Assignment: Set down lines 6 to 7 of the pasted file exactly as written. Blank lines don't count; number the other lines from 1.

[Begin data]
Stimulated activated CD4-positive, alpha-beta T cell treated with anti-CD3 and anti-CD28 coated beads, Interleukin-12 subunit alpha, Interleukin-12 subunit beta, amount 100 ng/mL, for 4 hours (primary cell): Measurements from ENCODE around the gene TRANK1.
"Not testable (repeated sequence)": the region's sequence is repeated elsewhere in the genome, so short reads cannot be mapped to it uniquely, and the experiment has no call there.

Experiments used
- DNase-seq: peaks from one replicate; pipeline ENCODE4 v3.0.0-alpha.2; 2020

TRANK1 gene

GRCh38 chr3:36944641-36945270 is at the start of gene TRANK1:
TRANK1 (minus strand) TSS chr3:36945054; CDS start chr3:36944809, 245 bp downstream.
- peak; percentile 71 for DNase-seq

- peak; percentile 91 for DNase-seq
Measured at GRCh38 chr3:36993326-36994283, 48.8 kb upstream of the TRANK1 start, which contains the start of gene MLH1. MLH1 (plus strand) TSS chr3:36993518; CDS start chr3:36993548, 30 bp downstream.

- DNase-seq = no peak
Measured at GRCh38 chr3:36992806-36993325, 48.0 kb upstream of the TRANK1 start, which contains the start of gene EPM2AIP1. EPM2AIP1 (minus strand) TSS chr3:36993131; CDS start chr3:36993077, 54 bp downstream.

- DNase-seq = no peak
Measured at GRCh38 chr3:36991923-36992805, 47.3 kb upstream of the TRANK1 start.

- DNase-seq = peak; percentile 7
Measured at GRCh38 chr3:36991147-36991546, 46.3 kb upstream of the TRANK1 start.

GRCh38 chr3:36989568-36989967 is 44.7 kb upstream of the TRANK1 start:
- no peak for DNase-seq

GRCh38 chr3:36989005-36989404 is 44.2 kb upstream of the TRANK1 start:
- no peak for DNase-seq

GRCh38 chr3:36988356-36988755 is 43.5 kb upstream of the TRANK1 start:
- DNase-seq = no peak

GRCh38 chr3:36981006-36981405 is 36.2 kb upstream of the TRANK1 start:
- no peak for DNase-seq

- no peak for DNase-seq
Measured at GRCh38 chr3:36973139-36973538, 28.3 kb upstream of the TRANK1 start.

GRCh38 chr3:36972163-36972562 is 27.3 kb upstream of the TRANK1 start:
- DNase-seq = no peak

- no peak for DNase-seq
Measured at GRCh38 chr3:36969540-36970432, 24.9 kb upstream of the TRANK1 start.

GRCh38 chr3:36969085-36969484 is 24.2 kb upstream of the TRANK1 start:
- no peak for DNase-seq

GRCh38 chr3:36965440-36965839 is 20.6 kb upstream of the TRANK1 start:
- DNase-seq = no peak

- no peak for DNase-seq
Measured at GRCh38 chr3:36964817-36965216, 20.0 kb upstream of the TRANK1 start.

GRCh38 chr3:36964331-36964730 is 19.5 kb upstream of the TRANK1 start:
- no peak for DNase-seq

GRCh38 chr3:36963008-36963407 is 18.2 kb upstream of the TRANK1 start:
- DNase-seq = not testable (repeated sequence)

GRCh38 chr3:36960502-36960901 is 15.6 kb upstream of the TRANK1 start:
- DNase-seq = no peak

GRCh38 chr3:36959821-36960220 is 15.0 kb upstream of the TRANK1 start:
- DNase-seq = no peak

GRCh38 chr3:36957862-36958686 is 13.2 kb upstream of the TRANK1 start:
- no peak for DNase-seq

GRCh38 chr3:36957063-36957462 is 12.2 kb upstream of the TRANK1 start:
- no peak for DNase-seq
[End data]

GRCh38 chr3:36944641-36945270 is at the start of gene TRANK1:
TRANK1 (minus strand) TSS chr3:36945054; CDS start chr3:36944809, 245 bp downstream.